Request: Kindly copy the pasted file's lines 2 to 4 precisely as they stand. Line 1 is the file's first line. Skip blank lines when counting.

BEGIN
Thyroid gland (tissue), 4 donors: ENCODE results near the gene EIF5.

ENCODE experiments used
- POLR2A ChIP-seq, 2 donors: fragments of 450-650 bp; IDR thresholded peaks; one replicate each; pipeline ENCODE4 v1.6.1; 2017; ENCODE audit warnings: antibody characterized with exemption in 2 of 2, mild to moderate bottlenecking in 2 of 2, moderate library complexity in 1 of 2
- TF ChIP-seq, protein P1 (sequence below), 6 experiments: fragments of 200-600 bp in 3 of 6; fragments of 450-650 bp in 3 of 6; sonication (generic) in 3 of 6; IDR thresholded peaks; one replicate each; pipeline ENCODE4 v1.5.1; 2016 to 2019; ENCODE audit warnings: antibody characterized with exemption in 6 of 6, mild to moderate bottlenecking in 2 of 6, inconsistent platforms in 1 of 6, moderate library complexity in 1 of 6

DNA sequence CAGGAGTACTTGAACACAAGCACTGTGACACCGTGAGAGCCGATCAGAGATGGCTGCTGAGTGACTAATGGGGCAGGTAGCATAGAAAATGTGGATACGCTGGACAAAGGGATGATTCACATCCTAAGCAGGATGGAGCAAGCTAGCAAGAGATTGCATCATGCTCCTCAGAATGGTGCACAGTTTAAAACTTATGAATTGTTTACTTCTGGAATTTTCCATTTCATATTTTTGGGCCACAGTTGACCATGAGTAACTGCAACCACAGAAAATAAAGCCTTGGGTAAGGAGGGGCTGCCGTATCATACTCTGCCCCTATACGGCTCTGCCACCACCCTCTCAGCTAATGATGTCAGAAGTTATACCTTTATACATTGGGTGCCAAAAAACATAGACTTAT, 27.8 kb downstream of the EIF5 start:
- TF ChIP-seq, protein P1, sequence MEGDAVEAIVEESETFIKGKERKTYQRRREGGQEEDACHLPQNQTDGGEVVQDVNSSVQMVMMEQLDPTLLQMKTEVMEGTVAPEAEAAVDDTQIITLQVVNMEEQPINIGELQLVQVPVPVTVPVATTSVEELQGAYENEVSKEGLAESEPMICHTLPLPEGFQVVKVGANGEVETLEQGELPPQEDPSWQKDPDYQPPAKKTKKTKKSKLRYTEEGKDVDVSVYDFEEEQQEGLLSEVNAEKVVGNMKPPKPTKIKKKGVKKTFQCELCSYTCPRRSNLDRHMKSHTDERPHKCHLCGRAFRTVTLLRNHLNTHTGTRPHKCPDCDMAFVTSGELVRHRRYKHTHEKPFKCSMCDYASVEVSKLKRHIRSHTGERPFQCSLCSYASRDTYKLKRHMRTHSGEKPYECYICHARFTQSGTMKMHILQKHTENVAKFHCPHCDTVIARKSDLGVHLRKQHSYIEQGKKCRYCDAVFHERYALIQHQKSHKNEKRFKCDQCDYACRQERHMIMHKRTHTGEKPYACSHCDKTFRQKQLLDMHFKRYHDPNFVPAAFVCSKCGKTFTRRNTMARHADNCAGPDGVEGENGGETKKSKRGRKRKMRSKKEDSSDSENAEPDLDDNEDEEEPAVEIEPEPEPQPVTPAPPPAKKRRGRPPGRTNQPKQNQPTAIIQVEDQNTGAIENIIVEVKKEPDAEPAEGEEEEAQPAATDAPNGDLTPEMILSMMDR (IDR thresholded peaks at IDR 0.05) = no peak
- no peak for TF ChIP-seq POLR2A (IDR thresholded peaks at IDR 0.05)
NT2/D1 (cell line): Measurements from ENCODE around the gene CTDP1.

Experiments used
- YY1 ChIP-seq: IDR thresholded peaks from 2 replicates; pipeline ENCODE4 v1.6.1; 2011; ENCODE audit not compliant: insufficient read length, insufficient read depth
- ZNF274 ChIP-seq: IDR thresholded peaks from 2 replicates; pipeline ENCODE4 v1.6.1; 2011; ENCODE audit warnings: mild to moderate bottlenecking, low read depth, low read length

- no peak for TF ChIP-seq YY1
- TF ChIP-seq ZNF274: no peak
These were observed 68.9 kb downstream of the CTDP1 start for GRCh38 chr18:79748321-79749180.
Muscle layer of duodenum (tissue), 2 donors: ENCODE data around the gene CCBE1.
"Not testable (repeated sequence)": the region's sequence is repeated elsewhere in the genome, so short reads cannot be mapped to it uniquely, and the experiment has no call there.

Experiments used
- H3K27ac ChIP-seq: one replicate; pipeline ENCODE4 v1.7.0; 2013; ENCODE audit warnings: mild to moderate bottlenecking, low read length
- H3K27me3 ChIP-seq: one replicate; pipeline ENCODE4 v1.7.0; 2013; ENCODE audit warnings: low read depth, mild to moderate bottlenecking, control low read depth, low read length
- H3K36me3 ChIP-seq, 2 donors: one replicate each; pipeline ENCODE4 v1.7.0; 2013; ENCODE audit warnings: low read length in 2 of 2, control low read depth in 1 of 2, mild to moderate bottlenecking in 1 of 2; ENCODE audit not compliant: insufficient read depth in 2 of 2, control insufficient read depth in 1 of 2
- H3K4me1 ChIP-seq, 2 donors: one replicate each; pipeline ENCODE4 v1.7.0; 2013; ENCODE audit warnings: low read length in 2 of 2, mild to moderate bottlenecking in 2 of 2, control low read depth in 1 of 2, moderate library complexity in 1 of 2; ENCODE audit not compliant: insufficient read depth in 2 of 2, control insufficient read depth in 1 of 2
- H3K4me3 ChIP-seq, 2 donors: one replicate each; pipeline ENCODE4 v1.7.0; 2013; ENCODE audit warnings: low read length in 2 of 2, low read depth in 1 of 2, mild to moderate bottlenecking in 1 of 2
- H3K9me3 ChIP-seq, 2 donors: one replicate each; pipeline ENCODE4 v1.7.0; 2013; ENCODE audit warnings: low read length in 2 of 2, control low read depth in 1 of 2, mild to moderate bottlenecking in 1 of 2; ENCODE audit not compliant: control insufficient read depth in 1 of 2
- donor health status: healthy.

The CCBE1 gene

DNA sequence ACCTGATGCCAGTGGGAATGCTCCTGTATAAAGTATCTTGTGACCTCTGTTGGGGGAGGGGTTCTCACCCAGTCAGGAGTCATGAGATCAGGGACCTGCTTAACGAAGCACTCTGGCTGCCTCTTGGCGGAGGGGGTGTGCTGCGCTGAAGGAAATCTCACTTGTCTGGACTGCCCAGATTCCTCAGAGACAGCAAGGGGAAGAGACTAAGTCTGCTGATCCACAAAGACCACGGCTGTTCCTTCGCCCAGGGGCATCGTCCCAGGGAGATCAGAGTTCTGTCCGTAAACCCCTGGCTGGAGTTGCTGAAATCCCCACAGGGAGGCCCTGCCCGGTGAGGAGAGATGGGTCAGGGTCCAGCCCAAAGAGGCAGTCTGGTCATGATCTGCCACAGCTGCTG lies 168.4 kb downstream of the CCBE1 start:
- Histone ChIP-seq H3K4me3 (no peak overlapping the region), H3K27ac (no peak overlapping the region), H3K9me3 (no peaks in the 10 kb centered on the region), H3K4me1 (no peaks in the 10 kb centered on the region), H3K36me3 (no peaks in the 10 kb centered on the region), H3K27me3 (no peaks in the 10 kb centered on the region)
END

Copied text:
ENCODE experiments used
- POLR2A ChIP-seq, 2 donors: fragments of 450-650 bp; IDR thresholded peaks; one replicate each; pipeline ENCODE4 v1.6.1; 2017; ENCODE audit warnings: antibody characterized with exemption in 2 of 2, mild to moderate bottlenecking in 2 of 2, moderate library complexity in 1 of 2
- TF ChIP-seq, protein P1 (sequence below), 6 experiments: fragments of 200-600 bp in 3 of 6; fragments of 450-650 bp in 3 of 6; sonication (generic) in 3 of 6; IDR thresholded peaks; one replicate each; pipeline ENCODE4 v1.5.1; 2016 to 2019; ENCODE audit warnings: antibody characterized with exemption in 6 of 6, mild to moderate bottlenecking in 2 of 6, inconsistent platforms in 1 of 6, moderate library complexity in 1 of 6